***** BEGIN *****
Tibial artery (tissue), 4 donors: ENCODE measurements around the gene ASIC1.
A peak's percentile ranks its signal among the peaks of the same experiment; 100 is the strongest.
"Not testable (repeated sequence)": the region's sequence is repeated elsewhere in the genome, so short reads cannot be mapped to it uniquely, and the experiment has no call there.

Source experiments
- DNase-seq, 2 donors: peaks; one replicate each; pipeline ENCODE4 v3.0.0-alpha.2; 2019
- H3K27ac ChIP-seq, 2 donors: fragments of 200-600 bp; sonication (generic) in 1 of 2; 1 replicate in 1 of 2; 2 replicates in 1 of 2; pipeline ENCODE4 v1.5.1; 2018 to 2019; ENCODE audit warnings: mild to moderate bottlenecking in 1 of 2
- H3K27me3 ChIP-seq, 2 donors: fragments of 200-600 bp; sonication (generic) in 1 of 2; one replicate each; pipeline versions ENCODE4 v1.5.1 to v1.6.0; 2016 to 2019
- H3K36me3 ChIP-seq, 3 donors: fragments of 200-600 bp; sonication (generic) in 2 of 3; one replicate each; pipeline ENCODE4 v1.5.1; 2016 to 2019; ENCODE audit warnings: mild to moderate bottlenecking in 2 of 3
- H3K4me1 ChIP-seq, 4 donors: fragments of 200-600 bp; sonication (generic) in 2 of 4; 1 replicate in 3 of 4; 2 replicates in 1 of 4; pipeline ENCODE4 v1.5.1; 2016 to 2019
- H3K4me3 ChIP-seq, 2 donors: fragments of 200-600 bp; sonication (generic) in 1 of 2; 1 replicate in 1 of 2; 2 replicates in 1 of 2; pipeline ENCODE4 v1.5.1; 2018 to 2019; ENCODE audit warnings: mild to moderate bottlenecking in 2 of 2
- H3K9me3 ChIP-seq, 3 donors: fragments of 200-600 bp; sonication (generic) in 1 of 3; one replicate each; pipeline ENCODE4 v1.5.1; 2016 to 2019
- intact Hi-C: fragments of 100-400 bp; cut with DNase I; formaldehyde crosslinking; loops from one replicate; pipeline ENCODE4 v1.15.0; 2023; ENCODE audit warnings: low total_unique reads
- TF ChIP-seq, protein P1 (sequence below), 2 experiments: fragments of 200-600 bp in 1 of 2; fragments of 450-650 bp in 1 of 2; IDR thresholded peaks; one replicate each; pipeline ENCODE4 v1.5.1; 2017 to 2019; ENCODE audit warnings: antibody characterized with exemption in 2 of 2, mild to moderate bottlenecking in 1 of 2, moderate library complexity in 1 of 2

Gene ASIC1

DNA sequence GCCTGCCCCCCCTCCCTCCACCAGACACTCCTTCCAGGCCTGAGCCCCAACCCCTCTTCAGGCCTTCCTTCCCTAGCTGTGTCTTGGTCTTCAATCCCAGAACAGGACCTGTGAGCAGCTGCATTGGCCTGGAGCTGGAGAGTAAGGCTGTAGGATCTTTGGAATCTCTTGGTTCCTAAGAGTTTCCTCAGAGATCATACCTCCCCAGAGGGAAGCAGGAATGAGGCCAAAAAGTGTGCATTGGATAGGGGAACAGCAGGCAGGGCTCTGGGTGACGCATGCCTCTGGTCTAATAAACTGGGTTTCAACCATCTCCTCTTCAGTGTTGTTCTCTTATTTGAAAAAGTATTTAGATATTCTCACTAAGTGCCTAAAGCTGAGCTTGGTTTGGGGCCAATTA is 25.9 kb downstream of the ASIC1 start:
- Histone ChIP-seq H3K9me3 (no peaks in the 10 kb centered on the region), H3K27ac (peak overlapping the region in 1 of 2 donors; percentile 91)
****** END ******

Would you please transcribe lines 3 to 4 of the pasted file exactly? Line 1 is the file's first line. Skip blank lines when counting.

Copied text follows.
"Not testable (repeated sequence)": the region's sequence is repeated elsewhere in the genome, so short reads cannot be mapped to it uniquely, and the experiment has no call there.

Source experiments